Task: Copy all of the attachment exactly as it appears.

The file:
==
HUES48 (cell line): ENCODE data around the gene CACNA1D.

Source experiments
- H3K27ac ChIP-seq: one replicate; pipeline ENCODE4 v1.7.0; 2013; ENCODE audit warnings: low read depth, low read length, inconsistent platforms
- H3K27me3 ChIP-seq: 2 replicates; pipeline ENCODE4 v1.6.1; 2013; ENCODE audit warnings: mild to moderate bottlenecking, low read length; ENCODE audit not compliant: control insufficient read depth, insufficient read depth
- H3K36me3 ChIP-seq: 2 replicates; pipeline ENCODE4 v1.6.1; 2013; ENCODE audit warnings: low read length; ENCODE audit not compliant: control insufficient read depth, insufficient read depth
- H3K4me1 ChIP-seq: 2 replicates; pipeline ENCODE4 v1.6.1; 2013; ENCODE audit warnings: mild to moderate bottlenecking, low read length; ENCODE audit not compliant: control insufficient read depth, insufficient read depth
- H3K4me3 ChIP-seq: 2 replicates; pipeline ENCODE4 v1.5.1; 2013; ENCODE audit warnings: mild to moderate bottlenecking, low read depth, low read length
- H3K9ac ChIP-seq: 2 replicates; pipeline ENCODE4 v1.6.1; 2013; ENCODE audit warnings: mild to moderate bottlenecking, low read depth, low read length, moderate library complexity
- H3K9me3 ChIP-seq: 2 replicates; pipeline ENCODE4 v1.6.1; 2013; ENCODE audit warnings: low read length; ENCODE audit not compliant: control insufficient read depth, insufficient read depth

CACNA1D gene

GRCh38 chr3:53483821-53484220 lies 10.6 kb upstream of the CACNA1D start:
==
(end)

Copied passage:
HUES48 (cell line): ENCODE data around the gene CACNA1D.

Source experiments
- H3K27ac ChIP-seq: one replicate; pipeline ENCODE4 v1.7.0; 2013; ENCODE audit warnings: low read depth, low read length, inconsistent platforms
- H3K27me3 ChIP-seq: 2 replicates; pipeline ENCODE4 v1.6.1; 2013; ENCODE audit warnings: mild to moderate bottlenecking, low read length; ENCODE audit not compliant: control insufficient read depth, insufficient read depth
- H3K36me3 ChIP-seq: 2 replicates; pipeline ENCODE4 v1.6.1; 2013; ENCODE audit warnings: low read length; ENCODE audit not compliant: control insufficient read depth, insufficient read depth
- H3K4me1 ChIP-seq: 2 replicates; pipeline ENCODE4 v1.6.1; 2013; ENCODE audit warnings: mild to moderate bottlenecking, low read length; ENCODE audit not compliant: control insufficient read depth, insufficient read depth
- H3K4me3 ChIP-seq: 2 replicates; pipeline ENCODE4 v1.5.1; 2013; ENCODE audit warnings: mild to moderate bottlenecking, low read depth, low read length
- H3K9ac ChIP-seq: 2 replicates; pipeline ENCODE4 v1.6.1; 2013; ENCODE audit warnings: mild to moderate bottlenecking, low read depth, low read length, moderate library complexity
- H3K9me3 ChIP-seq: 2 replicates; pipeline ENCODE4 v1.6.1; 2013; ENCODE audit warnings: low read length; ENCODE audit not compliant: control insufficient read depth, insufficient read depth

CACNA1D gene

GRCh38 chr3:53483821-53484220 lies 10.6 kb upstream of the CACNA1D start: